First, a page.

Mythopoesis and El Santo, the Saint of Paper

Salvador Plascencia, Saturn, dizzies reality and fiction in The People of Paper by painfully, explicitly forcing his own life and melancholy unto his characters. Before Frederico de la Fe’s “war for volition and against the commodification of sadness” (2.53) focuses its might against the author and readership of the novel, Plascencia hints at the disintegration of pure fiction in the text by referencing real people and writing in their voice, constructing mythical biographies for celebrities that may be his heroes in real life. He weaves a myth of Rita Hayworth as a Latino woman who refutes her identity, a construct given uncomfortable implications when Smiley sees Saturn’s pinup in his dingy, grief-stricken apartment. Similarly, the reverence given to Santos belies the intimate process of writing in which Plascencia engages, as he transforms folk hero and Mexican Luchador icon El Santo into, quite literally, the saint of his namesake.

To those unfamiliar with the joys of Lucha libre, Santo would be the equivalent of a burly, living Superman. Rodolfo Huerta changed Luchador guises for a few years before settling into the famed persona and silver mask of El Santo, choosing to keep his true identity a secret until his unmasking  and ignominious defeat at the hands of friend-turned-rival Blue Demon. While initial fame stemmed from pure wrestling, El Santo became revered as a cultural icon in Mexico and northern Latin America, known for the moral character, wisdom, and fighting prowess he developed as a pop-cultural icon. Star of comic books, 52 films, and plentiful folk stories, the Santo name is a living legend of which few icons could compare cross-culturally. Certainly his filmography is appreciated for its camp in this country today, but in the 60’s and 70’s when the films were in release these were informing the imagination of a young generation, commanding fantastic box office revenues and cultural awareness.  Enjoy Santo en el Hacha Diabólica (in which Santo battles a time-traveling executioner and learns that he is, in fact, a reincarnated saint), and marvel not at the glorious camp but the nature of storytelling in the film.

Culturally, El Santo is an act of mythopoesis in a living man’s body. To properly understand the value and impact of these films and stories, imagine if in every Will Smith movie he was not playing characters but himself. Imagine a man who can be seen battling legends (Santo has tangled with Stoker’s and Shelley’s paper terrors before, in addition to a mess of Latino folk creatures) in film just as much as down the street, in public, at events. He was not a man to drop character: there was little to no divide between his cinematic, wrestling, and public personas.  As such, when he is unmasked and revealed to be a saint by Mil Mascaras, yet another real person under Saturn’s watch, the ensuing Vatican tussle does not seem far removed from the events of a Santo comic or film. A generation of imaginative children and wrestling fans had already taken Roldolfo Huerta and made him into a Saint of Paper, a walking myth, one of the few who are venerated still in their lifetime. Saint Francis may have lived to see the papacy guarantee his calendar day and place in heaven, but Huerta saw his culture turn him into El Santo, a saint who could afford to kick ass.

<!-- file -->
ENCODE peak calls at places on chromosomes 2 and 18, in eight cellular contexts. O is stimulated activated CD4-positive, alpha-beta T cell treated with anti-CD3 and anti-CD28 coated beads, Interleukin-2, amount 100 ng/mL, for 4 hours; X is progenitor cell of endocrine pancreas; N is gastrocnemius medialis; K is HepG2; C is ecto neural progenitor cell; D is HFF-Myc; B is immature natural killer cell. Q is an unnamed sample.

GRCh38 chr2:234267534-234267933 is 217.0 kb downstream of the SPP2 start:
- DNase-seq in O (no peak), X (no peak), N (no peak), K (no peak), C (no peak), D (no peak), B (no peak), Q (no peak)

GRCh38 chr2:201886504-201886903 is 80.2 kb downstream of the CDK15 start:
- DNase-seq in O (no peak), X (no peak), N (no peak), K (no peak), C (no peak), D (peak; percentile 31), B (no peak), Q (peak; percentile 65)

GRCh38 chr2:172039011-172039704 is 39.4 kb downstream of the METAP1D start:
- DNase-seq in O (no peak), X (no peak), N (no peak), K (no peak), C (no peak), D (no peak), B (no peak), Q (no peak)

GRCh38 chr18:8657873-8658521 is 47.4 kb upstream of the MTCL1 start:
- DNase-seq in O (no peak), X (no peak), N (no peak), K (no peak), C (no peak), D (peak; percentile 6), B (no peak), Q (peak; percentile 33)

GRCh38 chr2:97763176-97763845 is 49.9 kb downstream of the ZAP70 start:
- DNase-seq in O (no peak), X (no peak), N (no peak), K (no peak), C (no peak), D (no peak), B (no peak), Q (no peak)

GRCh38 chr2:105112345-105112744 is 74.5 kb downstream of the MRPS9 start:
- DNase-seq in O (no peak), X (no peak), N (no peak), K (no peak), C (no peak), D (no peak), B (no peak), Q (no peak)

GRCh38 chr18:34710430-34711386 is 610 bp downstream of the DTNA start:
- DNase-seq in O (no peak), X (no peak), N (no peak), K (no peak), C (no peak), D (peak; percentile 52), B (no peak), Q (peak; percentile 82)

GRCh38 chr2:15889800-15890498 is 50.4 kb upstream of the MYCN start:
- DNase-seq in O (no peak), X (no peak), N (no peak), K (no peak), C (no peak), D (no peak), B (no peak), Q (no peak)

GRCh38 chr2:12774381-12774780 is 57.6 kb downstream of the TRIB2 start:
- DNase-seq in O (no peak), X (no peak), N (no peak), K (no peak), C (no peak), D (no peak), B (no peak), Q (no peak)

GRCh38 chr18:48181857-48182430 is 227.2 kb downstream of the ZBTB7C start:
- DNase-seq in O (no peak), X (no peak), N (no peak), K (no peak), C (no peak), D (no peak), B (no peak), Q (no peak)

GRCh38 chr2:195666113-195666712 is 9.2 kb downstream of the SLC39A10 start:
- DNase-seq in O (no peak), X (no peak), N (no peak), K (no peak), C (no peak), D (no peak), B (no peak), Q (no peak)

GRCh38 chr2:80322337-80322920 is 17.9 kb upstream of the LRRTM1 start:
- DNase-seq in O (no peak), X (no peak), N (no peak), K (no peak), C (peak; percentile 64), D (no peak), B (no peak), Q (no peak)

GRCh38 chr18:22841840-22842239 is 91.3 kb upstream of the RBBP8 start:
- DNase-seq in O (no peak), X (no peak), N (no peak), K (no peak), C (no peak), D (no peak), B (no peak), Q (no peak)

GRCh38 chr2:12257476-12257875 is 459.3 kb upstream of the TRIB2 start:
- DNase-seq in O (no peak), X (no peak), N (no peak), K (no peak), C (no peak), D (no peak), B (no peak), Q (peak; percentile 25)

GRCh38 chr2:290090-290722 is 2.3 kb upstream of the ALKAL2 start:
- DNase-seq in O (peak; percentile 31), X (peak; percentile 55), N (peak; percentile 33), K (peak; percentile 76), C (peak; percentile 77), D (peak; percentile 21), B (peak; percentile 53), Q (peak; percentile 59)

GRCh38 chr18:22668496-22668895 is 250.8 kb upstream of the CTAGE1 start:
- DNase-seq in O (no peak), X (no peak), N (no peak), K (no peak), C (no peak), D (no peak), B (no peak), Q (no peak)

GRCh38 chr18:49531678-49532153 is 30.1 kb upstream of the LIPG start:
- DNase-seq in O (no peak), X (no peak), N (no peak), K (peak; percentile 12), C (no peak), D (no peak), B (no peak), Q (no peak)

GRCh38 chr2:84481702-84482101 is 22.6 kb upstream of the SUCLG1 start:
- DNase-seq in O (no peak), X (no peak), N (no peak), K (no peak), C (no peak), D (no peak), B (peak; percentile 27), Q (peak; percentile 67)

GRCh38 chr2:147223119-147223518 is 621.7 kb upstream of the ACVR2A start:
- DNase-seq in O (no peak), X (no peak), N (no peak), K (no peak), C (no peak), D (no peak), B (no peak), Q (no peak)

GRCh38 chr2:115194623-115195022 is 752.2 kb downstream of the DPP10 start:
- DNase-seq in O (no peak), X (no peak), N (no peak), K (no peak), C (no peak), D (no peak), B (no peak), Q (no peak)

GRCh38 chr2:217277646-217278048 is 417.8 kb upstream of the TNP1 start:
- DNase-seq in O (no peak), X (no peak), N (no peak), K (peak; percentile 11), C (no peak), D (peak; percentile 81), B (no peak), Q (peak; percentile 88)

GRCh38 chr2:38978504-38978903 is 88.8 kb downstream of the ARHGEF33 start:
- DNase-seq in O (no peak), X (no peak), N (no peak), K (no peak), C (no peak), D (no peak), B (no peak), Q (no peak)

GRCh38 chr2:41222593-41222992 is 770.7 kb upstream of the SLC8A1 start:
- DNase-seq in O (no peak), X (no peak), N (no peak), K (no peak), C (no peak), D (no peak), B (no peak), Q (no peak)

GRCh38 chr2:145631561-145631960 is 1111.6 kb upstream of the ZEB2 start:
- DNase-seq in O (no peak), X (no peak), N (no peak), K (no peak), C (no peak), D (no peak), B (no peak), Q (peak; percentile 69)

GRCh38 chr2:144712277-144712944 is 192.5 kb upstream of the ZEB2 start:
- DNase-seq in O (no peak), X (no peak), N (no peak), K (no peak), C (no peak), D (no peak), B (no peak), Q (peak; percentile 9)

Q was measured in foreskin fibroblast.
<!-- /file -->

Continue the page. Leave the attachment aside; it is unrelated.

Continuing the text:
As Saturn internalizes his cultural shames and desire into Rita Hayworth’s biography, it is not hard to imagine a young Plascencia idolizing his masked hero. Santo’s given name in the text, Juan Meza, is a reference to another Mexican fighter, a worldwide success. Tiger Mask, the representative in Santo’s hagiography for Blue Demon and Mil Mascaras, is again another real wrestler: in this case another living fiction, a superhero character from an anime fashioned onto Satoru Sayama. In Meza’s passing, he requests the mantle of Santos be passed onto “a worthy protege to carry the name and elude his holiness” (2.219), an oblique commentary on the Son of Santo, a social activist/Luchador who has not quite lived up to his father’s fame or character. It would not be a stretch to consider Saturn having a certain zeal for professional wrestling,  and as a counterbalance to Hayworth’s projected shame El Santo serves as a proud symbol of Mexican heritage fleeing invasive, western Catholicism for the honour of fighting.  Saturn peers into Santo’s martyrdom as Plascencia fills in the blank eyes behind that silver face with the only logical conclusion to the myths, the cowlick and potpourri-scented odours of a saint. The People of Paper are those that live beyond a text, the fiction which break into the author’s home and crash on the reader’s couch. While Huerta was a man, he is just as much El Santo, the patron saint of myth-generation, a story.

~Benjy Blanco


~ by benjyblanco on March 29, 2010.

%d bloggers like this: